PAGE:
Author Topic: Gravitational Waves Have Been Detected At LIGO  (Read 58338 times)

Offline Star One

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« Last Edit: 02/05/2016 08:17 PM by Star One »

Offline birchoff

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Re: Rumor Claims Gravitational Waves Have Been Detected At LIGO
« Reply #21 on: 02/07/2016 11:20 PM »
I wonder how far this has progressed.

Same here. If it becomes accepted that gravity waves are a physical thing. The next question becomes how do we generate them today within either existing technology or technology we already have on the drawing board but havent funded the engineering for yet.

Offline Star One

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Rumor Claims Gravitational Waves Have Been Detected At LIGO
« Reply #22 on: 02/08/2016 06:22 AM »
I wonder how far this has progressed.

Same here. If it becomes accepted that gravity waves are a physical thing. The next question becomes how do we generate them today within either existing technology or technology we already have on the drawing board but havent funded the engineering for yet.

I can't see how it would be possible to generate these in our foreseeable future at a level that would be useful, considering what it takes in nature to produce them.
« Last Edit: 02/08/2016 06:23 AM by Star One »

Offline Star One

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Re: Rumor Claims Gravitational Waves Have Been Detected At LIGO
« Reply #23 on: 02/08/2016 11:05 PM »
New Scientist has been having a dig around into the background of this latest rumour and seems to feel we may have some reason to hope for a positive announcement soon.

https://www.newscientist.com/article/2076754-latest-rumour-of-gravitational-waves-is-probably-true-this-time/

Offline sanman

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Re: Rumor Claims Gravitational Waves Have Been Detected At LIGO
« Reply #24 on: 02/09/2016 02:09 AM »
Well, we all know that New Scientist leans towards pop-sci and tends to hype news stories.

But if Gravity Waves are really a thing, then it should be possible to constructively or destructively combine many tiny such waves together in superposition, shouldn't it?

The Mach Effect apparatus of oscillating masses should be able to produce many tiny waves, and perhaps these waves or their constructive combination could be detected by atom interferometry.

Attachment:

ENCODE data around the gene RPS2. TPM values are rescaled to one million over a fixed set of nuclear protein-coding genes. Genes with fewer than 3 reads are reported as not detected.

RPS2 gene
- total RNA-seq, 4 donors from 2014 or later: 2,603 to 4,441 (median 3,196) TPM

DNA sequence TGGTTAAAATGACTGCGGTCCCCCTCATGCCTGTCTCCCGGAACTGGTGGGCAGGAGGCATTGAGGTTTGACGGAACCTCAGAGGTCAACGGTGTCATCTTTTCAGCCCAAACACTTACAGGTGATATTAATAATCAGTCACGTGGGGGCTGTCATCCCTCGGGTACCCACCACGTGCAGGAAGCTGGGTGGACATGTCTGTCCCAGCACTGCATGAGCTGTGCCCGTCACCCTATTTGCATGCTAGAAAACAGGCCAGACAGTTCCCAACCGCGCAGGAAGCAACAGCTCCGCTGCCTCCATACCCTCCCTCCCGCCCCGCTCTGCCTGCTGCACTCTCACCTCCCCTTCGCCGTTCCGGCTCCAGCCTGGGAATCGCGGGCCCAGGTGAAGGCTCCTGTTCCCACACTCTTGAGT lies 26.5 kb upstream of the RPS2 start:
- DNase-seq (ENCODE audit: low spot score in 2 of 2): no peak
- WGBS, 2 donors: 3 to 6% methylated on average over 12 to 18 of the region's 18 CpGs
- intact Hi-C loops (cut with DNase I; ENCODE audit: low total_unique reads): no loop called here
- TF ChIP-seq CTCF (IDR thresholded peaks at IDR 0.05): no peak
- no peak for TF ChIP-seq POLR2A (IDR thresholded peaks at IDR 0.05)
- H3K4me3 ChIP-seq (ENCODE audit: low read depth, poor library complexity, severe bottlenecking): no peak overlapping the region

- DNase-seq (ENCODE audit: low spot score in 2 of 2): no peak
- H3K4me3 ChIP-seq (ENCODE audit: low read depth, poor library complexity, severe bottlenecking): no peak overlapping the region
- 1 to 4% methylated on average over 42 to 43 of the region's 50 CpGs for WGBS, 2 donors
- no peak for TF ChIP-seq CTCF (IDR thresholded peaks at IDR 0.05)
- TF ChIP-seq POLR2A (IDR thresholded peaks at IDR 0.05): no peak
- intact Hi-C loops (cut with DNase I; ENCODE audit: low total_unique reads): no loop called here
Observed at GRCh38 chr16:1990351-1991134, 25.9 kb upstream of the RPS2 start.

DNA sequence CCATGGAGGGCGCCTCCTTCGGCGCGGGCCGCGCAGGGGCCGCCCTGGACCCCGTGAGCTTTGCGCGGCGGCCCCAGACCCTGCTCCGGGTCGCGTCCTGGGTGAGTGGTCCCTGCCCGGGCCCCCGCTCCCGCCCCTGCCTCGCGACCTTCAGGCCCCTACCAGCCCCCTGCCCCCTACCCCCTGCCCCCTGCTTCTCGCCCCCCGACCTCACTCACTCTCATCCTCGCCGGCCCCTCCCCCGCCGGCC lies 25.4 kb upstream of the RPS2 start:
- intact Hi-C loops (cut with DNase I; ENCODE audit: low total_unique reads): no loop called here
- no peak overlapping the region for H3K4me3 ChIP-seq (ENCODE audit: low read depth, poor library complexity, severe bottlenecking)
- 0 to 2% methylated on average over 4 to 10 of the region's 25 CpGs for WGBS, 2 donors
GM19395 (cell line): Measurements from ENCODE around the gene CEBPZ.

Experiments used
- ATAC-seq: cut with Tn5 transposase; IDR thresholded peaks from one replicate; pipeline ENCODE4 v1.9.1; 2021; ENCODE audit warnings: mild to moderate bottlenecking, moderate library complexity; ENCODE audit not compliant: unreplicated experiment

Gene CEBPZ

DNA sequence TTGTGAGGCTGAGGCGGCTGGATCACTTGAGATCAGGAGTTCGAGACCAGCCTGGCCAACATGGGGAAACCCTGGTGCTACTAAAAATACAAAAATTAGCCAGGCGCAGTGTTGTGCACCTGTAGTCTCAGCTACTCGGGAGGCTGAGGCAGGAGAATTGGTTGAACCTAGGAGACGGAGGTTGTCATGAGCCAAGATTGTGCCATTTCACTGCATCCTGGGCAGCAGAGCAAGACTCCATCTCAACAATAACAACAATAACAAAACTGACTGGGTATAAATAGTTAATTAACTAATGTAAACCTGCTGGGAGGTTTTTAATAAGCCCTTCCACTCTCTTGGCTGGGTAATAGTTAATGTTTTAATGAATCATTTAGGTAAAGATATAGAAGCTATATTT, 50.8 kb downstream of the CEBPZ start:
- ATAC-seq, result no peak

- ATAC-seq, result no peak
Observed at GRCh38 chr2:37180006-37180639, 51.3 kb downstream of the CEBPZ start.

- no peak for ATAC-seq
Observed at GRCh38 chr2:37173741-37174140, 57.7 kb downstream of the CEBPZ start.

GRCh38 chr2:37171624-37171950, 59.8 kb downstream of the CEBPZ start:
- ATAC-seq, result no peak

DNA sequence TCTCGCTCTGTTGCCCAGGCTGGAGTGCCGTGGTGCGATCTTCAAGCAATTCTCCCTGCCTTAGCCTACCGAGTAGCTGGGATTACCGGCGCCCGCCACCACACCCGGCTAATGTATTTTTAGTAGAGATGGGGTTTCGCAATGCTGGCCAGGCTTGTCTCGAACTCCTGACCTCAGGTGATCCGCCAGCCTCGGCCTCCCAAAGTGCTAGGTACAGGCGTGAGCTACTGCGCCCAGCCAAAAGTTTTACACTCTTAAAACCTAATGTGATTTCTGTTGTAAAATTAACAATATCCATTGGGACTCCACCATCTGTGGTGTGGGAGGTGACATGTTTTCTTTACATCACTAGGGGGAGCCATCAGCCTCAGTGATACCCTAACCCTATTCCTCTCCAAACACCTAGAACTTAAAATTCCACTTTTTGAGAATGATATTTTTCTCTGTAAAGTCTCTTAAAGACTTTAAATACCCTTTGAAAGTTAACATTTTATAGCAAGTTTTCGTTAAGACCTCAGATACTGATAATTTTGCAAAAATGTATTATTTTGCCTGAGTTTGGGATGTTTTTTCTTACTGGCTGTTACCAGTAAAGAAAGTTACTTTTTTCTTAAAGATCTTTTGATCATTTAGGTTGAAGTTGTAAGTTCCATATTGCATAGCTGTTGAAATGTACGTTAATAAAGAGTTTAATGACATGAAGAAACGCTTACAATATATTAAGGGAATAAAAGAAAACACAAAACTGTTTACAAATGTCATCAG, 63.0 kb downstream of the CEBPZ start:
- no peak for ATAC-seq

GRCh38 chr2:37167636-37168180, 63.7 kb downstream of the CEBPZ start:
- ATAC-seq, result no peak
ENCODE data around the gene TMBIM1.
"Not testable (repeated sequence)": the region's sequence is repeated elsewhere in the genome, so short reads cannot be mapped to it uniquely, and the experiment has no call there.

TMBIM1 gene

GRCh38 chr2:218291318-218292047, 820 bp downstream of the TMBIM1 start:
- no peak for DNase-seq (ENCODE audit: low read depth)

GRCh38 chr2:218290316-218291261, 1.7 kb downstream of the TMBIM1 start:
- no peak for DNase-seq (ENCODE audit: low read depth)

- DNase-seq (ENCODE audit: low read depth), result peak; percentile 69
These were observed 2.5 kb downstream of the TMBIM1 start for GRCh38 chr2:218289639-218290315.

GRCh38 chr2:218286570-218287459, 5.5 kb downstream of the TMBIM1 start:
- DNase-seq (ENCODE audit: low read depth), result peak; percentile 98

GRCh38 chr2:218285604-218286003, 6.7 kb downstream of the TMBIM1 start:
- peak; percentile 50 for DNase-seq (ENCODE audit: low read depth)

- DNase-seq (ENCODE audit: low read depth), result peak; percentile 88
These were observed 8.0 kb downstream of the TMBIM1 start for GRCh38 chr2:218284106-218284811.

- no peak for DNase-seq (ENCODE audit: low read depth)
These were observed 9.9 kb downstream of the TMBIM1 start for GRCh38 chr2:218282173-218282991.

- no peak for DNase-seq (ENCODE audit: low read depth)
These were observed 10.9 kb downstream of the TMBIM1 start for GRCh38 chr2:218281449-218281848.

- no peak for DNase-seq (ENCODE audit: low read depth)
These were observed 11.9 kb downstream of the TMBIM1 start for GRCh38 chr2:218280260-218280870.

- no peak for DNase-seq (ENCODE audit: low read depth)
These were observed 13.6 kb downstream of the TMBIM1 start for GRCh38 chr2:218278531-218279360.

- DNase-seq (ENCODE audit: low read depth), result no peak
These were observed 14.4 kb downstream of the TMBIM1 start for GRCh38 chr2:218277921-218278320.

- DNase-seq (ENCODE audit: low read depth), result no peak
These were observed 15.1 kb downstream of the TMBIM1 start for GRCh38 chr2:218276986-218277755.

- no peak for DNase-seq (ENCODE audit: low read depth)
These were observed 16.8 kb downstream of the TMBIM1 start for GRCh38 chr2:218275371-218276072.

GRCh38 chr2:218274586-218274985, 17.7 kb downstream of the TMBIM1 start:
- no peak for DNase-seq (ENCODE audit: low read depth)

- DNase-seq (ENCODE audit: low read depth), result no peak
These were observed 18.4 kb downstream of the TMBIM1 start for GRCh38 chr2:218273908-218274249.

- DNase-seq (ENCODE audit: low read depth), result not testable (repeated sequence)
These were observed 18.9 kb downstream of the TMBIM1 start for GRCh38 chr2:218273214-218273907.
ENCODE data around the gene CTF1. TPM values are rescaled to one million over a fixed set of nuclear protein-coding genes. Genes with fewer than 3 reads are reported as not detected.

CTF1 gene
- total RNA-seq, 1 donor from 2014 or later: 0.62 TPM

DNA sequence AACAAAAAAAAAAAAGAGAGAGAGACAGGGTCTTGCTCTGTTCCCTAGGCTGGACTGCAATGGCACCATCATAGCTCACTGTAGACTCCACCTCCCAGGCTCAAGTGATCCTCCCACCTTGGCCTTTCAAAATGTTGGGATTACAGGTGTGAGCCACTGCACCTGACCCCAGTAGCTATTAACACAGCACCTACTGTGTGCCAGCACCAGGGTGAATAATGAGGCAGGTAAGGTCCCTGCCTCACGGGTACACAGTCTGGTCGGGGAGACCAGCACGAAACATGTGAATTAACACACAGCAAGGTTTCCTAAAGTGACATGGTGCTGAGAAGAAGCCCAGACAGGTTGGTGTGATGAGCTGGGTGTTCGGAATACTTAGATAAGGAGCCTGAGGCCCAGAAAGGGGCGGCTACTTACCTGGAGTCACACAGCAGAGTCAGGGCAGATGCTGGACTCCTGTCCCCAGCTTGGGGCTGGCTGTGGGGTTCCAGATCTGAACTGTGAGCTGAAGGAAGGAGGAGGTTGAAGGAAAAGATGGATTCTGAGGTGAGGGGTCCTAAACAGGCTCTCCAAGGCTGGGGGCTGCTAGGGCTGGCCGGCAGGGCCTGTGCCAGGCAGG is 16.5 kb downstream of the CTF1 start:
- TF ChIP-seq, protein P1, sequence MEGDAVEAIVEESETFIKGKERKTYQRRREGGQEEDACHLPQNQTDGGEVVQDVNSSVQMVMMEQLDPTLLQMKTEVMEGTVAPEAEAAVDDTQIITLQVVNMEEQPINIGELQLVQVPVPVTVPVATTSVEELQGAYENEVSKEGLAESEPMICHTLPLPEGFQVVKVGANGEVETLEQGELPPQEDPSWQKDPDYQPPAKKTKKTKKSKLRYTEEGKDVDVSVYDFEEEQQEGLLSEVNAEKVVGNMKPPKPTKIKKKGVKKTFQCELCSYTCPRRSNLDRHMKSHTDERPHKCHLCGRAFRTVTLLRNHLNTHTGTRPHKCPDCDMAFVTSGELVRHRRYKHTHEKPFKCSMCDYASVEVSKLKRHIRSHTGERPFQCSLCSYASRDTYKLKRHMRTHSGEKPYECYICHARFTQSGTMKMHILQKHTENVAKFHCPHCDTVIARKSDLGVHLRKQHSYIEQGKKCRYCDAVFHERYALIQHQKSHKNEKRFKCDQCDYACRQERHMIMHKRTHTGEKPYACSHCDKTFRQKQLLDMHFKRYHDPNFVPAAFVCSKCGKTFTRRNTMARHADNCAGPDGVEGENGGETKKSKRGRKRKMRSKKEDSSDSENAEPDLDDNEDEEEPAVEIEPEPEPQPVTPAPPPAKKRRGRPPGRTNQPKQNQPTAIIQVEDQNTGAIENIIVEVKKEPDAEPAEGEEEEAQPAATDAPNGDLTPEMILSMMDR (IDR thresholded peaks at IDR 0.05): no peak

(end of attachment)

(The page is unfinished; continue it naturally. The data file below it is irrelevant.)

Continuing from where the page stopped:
It seems to me that atom interferometry is the key to better detection and analysis of gravity waves. If this budding field of science could be developed, then it would allow gravity waves and their nature to be studied in greater detail.


Offline ChrisWilson68

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Re: Rumor Claims Gravitational Waves Have Been Detected At LIGO
« Reply #25 on: 02/09/2016 02:38 AM »
Well, we all know that New Scientist leans towards pop-sci and tends to hype news stories.

But if Gravity Waves are really a thing, then it should be possible to constructively or destructively combine many tiny such waves together in superposition, shouldn't it?

That's not a "superposition" in the sense of a quantum superposition, so it's better to use a different word to avoid confusion.

Yes, it's possible, but that doesn't really help anything.  You need just as much energy to produce two waves that you combine to a particular magnitude as it would take to just create a wave of that magnitude in the first place.  There's no such thing as a free lunch.

The Mach Effect apparatus of oscillating masses should be able to produce many tiny waves, and perhaps these waves or their constructive combination could be detected by atom interferometry.

Don't bring up the Mach Effect, it has nothing to do with gravitational waves.

Oscillating masses produce tiny waves.  But they're so tiny that you can't produce a measurable gravity wave by combining them without have an impractically large number of them -- as much oscillating mass as if you just had one enormous mass you were oscillating.  Either way, the energy involved is impractical.

That's why nobody has been able to detect gravity waves until now.

Offline Robotbeat

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Re: Rumor Claims Gravitational Waves Have Been Detected At LIGO
« Reply #26 on: 02/09/2016 02:40 AM »
I wonder how far this has progressed.

Same here. If it becomes accepted that gravity waves are a physical thing. The next question becomes how do we generate them today within either existing technology or technology we already have on the drawing board but havent funded the engineering for yet.